“This is it, Jennifer: your big break in TV. Welcome to prime time, bitch!” Freddy Krueger (Robert Englund) literally breaks Jennifer (Penelope Sudrow) through the fourth wall. Signaling Kruger’s breakaway hit into pop culture icon status. What better way to celebrate its 30th anniversary than with a whole Decades of Horror 1980s episode dedicated to it?
Decades of Horror 1980s
Episode 102 — A Nightmare on Elm Street 3: Dream Warriors (1987)
After his much-celebrated introduction and decried detour of a second chapter, Freddy Krueger returned to terrify teens and adults alike with a bit more comedic flair in Dream Warriors. After young Kristen Parker (Patricia Arquette) has a near-suicidal panic during a nightmarish visit from Freddy, her mother sends her off to an institution to work out her waking torment. Under the care of Dr. Neil Gordon (Craig Wasson), Kristen meets several other teens with similar sleeping disorders. Among them, the drug-addled Taryn White (Jennifer Rubin); the aggressive shit talker Roland Kincaid (Ken Sagoes); and paralyzed nerd Will Stanton (Ira Heiden). They all share visions of Freddy Krueger and need help getting him out of their dreams. But Dr. Gordon doesn’t seem to believe their shared boogeyman… until a mysterious new intern Nancy Thompson (Heather Langenkamp) reveals her own past with a sweater-wearing demon of her nightmares.
While 1984’s A Nightmare on Elm Street gave us our introduction to Freddy, Dream Warriors gave us the Freddy we all ended up loving for so many years. The jokes, the elaborate dream sequences and the formula for each teen’s descent into the nightmare world all came to light with this third entry. Doc Rotten, Thomas, and Christopher G. Moore talk all about it here. The murders, the dream sequences, and the… character investment? That’s right, our trio dives deep into what separates this from the repetitive sequels that followed and tried very hard to recapture the same energy Dream Warriors pulls off so effortlessly. It helps that people like Wes Craven, Chuck Russell, and Frank Darabont were all there to flesh out the Freddy universe without dragging out the details. Or putting too much emphasis on the jokes and cameos, as later entries would do. It’s a mutual admiration society meeting for this underrated “meat in the Nightmare on Elm Street sandwich.” What the hell does that mean? Listen to find out!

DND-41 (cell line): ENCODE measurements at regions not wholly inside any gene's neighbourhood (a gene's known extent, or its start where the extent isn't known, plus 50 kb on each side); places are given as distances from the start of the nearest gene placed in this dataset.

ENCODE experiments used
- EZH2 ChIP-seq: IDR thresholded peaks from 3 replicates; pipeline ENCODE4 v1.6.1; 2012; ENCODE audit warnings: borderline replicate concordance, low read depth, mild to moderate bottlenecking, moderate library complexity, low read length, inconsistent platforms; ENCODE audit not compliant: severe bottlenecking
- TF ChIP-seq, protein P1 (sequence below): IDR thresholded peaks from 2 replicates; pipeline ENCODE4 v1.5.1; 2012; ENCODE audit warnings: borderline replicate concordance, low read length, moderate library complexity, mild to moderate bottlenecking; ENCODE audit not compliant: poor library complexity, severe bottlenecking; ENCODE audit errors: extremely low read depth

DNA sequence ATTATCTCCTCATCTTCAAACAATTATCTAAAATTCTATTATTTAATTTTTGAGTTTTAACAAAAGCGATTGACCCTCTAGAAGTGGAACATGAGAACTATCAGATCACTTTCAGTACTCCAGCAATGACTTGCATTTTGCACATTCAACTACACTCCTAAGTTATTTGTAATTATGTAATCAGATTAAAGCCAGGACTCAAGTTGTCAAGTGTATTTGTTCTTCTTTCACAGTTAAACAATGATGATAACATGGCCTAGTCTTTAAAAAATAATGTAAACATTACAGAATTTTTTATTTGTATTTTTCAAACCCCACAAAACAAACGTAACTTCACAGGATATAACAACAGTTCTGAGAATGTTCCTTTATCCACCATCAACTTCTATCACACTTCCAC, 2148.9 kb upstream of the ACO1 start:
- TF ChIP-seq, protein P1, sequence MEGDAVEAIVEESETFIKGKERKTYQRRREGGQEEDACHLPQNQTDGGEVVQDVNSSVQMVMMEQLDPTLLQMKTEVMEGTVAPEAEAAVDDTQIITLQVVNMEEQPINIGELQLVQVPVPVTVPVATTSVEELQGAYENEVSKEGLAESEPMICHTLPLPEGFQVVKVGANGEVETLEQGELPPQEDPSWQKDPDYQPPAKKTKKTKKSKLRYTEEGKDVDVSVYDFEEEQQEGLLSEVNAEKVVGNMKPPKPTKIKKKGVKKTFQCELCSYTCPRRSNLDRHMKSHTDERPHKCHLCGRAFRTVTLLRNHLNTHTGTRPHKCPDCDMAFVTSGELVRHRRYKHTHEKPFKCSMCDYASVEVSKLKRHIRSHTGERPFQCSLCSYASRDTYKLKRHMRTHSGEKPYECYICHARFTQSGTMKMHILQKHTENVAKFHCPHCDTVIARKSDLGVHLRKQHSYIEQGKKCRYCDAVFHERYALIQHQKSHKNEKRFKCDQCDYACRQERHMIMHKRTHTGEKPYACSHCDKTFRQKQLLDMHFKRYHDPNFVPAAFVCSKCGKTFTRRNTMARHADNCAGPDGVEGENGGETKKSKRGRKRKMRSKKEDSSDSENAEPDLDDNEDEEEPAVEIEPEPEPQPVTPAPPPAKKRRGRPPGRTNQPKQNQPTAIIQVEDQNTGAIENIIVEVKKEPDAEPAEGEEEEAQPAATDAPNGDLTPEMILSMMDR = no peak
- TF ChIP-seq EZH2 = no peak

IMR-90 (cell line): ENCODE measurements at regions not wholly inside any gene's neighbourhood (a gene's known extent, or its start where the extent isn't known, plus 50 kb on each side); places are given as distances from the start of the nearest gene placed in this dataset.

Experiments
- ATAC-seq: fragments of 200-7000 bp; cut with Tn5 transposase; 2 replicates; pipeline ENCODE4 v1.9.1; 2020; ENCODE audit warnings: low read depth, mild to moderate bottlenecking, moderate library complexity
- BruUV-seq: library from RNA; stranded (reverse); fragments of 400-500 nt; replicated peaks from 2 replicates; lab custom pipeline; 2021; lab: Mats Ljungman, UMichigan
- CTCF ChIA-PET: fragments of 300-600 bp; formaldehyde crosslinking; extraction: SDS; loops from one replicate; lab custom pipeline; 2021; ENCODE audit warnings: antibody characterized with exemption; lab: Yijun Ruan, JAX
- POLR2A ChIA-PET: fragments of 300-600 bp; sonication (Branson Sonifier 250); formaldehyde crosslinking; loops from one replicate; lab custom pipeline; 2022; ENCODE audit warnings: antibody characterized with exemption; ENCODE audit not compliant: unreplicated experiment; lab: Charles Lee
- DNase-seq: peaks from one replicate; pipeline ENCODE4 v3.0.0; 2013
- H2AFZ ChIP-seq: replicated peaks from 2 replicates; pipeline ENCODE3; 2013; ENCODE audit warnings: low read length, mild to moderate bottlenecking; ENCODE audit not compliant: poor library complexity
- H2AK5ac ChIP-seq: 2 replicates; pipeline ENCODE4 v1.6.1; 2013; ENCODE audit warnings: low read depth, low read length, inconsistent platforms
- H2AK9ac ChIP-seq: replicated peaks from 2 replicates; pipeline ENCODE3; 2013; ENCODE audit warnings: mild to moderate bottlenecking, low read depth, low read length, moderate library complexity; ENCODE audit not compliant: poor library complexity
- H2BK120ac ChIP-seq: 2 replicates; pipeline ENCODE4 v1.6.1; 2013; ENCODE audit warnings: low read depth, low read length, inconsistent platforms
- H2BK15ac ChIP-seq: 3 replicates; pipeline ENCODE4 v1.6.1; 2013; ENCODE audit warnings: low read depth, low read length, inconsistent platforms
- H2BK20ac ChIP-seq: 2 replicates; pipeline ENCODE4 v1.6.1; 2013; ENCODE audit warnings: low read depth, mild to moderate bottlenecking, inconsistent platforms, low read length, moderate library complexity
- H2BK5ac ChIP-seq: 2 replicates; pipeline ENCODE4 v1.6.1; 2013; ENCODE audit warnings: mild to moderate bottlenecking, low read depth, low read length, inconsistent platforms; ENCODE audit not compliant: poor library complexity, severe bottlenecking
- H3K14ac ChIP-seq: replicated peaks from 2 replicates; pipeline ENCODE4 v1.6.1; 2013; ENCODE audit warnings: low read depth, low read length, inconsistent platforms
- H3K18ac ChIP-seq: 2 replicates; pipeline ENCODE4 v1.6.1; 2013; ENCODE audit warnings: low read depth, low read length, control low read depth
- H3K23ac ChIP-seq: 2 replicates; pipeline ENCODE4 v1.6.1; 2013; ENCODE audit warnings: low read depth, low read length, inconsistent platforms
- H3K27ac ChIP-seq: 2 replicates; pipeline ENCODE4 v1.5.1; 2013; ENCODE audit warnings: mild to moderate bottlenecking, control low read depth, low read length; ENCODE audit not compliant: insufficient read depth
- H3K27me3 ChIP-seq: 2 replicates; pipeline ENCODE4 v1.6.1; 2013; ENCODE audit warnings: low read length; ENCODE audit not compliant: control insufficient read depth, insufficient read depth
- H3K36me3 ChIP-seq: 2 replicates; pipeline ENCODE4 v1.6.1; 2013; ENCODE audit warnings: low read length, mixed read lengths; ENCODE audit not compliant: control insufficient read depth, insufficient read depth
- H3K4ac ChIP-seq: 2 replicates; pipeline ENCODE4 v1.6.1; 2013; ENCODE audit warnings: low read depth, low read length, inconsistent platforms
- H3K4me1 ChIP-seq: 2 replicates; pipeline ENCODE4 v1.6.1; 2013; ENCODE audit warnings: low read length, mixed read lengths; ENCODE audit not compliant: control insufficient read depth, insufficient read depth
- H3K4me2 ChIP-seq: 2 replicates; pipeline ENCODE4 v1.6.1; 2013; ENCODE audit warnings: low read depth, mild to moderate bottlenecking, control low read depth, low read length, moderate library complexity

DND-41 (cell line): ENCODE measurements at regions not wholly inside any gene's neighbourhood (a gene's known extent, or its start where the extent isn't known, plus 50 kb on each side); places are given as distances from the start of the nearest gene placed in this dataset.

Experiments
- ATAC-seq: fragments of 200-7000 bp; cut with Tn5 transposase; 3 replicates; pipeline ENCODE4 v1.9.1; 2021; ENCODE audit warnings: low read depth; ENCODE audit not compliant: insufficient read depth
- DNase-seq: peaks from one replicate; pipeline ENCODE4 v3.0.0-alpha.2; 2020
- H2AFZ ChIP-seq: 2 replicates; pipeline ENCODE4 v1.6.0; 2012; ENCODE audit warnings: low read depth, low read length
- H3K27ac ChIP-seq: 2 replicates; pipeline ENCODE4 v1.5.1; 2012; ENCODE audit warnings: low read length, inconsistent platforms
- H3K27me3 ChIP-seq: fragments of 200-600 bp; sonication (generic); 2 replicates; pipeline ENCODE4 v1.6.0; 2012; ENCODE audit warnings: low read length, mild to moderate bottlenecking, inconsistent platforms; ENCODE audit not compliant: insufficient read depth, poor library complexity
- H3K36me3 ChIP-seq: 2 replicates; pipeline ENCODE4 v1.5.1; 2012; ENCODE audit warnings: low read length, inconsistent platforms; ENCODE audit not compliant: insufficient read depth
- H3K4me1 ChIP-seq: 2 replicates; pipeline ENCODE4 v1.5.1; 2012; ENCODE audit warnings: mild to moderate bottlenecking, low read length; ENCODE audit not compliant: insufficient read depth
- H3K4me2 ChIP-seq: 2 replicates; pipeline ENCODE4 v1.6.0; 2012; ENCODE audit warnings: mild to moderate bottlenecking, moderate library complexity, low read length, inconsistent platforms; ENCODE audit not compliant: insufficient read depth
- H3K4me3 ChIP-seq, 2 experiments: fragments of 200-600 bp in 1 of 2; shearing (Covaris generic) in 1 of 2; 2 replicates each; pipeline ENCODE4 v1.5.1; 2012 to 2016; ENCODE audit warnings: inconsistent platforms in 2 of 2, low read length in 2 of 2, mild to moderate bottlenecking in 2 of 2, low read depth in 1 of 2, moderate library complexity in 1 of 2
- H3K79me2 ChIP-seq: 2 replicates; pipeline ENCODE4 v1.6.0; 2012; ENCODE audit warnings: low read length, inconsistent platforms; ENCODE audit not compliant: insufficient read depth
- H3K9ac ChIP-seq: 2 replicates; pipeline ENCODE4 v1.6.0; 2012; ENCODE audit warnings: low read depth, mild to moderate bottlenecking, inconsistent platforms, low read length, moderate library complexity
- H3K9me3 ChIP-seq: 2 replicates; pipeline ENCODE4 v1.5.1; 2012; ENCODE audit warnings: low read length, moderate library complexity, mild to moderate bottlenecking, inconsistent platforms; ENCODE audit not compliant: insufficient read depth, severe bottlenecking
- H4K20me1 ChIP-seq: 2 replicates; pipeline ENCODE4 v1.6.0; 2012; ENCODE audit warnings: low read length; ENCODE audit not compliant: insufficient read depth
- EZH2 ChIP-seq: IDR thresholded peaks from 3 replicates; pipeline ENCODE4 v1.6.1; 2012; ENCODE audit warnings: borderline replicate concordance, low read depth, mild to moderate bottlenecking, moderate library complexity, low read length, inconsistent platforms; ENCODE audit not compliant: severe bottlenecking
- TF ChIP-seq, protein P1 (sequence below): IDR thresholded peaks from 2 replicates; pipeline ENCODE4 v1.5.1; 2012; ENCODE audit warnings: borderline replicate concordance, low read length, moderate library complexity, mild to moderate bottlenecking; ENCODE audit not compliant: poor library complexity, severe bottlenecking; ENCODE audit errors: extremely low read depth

We want to hear from you — the coolest, most gruesome fans: leave us a message or leave a comment on the site or email the Decades of Horror 1980s podcast hosts at email@example.com or firstname.lastname@example.org. We also want to be sure to thank Neon Devils for their killer track “Bone Chillin’” which we use for the intro and outro of this show.